It was put to Ms O’ Donnell in cross examination that the handbook and pension policy say normal retirement age, if it was a mandatory retirement age why was that not stated. Ms O’ Donnell confirmed that those documents were in respect of all staff and not just service engineers. It is Ms O’Donnell’s evidence that staff in the office have in the past when the Respondent has been short staffed facilitated with working beyond their 65thbirthday. In response to a question from the Complainant’s representative Ms O’ Donnell confirmed that the employee previously identified as having worked beyond 65 had worked as a service engineer but prior to his retirement had moved into admin work.
At the time of his retirement, they had needed admin cover and he had been kept on. By the time the Complainant retired the admin side of the house was fully staff so there was no need for cover and the Complainant did not have any experience in that area. It was Ms O’ Donnell’s evidence that three apprentices were due to qualify around the time the Complainant retired but for various reasons they each left.
The next person to give evidence on behalf of the Respondent was Mr Keith O’ Shaughnessy the Health and Safety Manager. Mr O Shaughnessy gave evidence as to the nature of the work carried out by a service engineer. It was his evidence that the role can involve working from heights, manipulating heavy machinery parts and that it can be a demanding role depending on the type of machine you are working on. A Health and Safety risk assessment is carried out in advance of the commencement of each job. The nature of the job requires the service engineer to attend customer sites for the purpose of servicing the machinery, the jobs are generally carried out on the client’s site.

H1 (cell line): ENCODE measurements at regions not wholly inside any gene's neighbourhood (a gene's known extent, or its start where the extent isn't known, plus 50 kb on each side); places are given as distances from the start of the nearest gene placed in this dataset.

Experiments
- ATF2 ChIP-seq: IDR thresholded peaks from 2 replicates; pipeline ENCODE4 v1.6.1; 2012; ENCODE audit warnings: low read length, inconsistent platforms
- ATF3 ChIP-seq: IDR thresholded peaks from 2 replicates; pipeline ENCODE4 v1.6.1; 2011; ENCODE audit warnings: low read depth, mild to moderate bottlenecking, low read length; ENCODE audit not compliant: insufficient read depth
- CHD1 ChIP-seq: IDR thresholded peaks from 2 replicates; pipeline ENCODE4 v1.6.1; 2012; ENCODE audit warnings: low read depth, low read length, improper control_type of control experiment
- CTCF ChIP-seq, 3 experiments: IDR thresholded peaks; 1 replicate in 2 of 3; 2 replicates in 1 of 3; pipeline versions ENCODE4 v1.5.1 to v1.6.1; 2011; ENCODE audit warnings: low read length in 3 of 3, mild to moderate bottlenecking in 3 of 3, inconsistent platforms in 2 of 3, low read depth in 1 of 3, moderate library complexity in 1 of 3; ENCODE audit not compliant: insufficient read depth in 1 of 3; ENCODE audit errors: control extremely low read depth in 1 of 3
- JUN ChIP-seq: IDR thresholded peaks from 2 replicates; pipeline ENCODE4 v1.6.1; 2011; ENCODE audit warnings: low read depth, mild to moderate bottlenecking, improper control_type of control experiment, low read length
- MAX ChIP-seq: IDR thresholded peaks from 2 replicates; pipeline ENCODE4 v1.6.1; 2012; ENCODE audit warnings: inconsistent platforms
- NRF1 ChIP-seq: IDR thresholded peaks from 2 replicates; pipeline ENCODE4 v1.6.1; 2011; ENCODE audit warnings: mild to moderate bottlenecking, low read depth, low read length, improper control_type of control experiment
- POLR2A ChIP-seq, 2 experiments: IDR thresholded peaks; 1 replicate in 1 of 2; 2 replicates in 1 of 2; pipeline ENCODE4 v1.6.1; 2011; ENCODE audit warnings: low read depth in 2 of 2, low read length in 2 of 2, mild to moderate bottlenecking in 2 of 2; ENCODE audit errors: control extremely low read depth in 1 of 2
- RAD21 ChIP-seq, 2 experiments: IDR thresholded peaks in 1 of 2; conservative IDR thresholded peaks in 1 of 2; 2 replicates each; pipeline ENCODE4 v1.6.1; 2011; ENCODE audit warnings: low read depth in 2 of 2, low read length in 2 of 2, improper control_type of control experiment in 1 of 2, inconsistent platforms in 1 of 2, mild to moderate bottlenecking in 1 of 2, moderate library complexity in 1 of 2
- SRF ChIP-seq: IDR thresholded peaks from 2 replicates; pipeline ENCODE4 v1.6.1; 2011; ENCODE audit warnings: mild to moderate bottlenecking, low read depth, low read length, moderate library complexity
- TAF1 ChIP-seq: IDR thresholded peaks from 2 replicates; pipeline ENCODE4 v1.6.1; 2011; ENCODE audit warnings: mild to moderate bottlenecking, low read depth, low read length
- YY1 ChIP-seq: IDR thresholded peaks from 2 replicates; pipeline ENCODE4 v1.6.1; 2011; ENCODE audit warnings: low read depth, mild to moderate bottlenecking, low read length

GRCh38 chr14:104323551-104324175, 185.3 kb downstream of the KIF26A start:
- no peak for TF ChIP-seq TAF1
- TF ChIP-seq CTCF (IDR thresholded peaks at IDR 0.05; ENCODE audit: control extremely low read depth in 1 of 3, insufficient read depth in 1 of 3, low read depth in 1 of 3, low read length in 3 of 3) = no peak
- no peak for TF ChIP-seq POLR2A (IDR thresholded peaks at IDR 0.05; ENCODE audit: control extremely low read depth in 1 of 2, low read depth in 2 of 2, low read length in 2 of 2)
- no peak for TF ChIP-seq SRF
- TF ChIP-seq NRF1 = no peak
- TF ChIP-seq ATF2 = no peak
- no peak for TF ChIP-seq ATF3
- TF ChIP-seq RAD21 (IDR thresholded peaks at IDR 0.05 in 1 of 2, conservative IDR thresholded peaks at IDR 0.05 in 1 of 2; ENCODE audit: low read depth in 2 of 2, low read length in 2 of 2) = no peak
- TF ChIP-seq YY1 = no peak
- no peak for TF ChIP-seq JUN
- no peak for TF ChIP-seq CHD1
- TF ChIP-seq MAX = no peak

It was his evidence that Service Engineers are routinely required to mount and dismount large plant machinery. It is Mr O’ Shaughnessy’s evidence that the physically demanding nature of the role supports a mandatory retirement age. In response to questions under cross examination from the Complainant’s Union representative, Mr O’ Shaughnessy confirmed that in his role as Health and Safety Manager he did not have any meetings with the Complainant in respect of accidents on the job or absences.